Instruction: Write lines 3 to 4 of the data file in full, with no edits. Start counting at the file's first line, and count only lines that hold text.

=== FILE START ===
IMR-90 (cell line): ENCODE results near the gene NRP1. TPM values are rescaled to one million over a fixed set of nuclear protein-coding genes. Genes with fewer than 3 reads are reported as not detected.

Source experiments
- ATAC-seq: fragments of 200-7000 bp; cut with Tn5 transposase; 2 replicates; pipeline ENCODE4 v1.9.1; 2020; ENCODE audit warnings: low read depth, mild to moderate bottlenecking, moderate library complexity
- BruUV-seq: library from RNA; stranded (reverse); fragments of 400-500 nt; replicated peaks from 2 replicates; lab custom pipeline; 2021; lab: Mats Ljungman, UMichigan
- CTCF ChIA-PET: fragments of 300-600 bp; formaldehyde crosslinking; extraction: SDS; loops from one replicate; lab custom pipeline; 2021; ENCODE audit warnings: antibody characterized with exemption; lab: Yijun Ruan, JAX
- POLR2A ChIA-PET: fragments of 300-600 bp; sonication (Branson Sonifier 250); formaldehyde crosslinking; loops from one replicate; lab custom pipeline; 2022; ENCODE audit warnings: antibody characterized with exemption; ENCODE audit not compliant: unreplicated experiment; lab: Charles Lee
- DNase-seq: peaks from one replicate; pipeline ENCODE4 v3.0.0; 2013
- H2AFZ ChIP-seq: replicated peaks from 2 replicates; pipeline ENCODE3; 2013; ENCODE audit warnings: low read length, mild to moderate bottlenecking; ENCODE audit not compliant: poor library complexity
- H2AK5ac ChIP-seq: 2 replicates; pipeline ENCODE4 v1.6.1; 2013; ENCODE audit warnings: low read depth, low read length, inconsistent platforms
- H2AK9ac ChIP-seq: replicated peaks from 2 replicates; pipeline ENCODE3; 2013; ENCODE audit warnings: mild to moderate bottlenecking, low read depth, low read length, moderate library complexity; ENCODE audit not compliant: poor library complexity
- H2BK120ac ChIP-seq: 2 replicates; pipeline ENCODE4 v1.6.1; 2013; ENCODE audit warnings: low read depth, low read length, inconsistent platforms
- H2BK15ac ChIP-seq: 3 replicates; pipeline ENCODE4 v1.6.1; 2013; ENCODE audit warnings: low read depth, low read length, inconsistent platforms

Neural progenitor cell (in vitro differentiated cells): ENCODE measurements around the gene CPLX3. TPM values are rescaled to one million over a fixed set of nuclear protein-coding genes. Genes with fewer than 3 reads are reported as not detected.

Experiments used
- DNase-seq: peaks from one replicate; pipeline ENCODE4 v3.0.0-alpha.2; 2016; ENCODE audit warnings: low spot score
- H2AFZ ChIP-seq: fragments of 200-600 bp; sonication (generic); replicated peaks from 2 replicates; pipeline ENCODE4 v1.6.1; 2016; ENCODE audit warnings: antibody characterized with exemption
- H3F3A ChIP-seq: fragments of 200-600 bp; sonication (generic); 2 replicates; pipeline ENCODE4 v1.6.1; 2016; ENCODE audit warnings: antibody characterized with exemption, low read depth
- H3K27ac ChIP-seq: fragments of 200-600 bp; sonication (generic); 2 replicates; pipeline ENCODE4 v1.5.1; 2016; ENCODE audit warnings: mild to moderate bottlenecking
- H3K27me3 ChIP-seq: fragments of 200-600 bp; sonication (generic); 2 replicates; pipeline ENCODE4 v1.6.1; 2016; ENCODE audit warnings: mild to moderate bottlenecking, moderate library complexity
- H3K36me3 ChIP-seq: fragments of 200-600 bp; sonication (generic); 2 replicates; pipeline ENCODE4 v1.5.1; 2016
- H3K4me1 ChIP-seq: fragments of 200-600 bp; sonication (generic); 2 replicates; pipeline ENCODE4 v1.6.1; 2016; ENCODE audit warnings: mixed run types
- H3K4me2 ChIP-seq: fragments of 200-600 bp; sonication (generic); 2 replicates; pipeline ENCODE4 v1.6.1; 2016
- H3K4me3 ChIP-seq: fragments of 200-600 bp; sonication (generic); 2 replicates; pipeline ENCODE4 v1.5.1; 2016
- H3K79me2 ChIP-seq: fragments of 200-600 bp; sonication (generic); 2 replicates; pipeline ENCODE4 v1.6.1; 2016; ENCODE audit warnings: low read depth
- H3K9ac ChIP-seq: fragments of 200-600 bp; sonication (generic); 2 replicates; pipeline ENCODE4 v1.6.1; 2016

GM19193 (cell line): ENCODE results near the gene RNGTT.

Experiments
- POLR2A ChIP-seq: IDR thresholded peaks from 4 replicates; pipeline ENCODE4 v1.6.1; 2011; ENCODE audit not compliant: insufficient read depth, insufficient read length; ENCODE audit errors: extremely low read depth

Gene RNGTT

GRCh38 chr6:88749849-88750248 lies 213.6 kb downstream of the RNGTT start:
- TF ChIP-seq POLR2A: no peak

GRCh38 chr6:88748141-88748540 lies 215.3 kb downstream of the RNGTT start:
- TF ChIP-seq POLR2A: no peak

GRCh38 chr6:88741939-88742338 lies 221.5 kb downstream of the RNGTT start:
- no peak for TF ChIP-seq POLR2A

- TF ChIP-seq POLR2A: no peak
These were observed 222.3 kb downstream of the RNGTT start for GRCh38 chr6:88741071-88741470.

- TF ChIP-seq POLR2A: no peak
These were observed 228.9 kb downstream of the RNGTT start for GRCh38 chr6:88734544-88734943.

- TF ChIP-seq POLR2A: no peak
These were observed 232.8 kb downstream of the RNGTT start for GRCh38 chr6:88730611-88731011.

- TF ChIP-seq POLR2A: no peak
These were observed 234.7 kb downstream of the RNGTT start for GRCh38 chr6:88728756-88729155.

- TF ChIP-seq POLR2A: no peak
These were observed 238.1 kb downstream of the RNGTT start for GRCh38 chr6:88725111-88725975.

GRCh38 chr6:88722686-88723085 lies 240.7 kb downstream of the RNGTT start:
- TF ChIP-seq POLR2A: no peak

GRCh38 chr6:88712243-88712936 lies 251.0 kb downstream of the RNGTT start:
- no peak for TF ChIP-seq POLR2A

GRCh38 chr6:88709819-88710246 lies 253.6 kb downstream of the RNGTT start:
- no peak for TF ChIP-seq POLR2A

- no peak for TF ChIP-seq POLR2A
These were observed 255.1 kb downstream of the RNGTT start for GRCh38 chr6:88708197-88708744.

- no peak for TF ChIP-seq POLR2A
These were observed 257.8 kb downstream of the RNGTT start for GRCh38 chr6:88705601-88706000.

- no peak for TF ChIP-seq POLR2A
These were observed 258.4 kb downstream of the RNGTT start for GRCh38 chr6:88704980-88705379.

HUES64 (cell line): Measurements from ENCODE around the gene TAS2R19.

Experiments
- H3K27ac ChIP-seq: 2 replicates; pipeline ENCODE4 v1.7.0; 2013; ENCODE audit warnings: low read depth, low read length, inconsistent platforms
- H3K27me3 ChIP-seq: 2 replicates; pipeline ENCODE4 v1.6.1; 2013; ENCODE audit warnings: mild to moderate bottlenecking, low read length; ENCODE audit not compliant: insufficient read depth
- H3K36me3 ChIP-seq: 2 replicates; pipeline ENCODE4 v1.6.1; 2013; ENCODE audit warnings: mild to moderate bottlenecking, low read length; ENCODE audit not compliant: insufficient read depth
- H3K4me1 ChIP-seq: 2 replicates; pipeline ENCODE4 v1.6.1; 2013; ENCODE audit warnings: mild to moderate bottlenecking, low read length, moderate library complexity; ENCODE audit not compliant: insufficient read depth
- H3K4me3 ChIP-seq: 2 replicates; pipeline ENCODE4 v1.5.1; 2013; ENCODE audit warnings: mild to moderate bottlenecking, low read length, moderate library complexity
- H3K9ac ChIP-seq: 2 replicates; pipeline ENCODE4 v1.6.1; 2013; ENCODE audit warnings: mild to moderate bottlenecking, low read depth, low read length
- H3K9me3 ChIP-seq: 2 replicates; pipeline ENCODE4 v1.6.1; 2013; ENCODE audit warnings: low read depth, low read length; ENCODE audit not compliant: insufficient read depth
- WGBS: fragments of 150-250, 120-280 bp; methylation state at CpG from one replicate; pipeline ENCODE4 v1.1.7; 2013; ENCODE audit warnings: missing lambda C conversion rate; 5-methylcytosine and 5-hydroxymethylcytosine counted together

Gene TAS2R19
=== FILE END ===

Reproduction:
- ATAC-seq: fragments of 200-7000 bp; cut with Tn5 transposase; 2 replicates; pipeline ENCODE4 v1.9.1; 2020; ENCODE audit warnings: low read depth, mild to moderate bottlenecking, moderate library complexity
- BruUV-seq: library from RNA; stranded (reverse); fragments of 400-500 nt; replicated peaks from 2 replicates; lab custom pipeline; 2021; lab: Mats Ljungman, UMichigan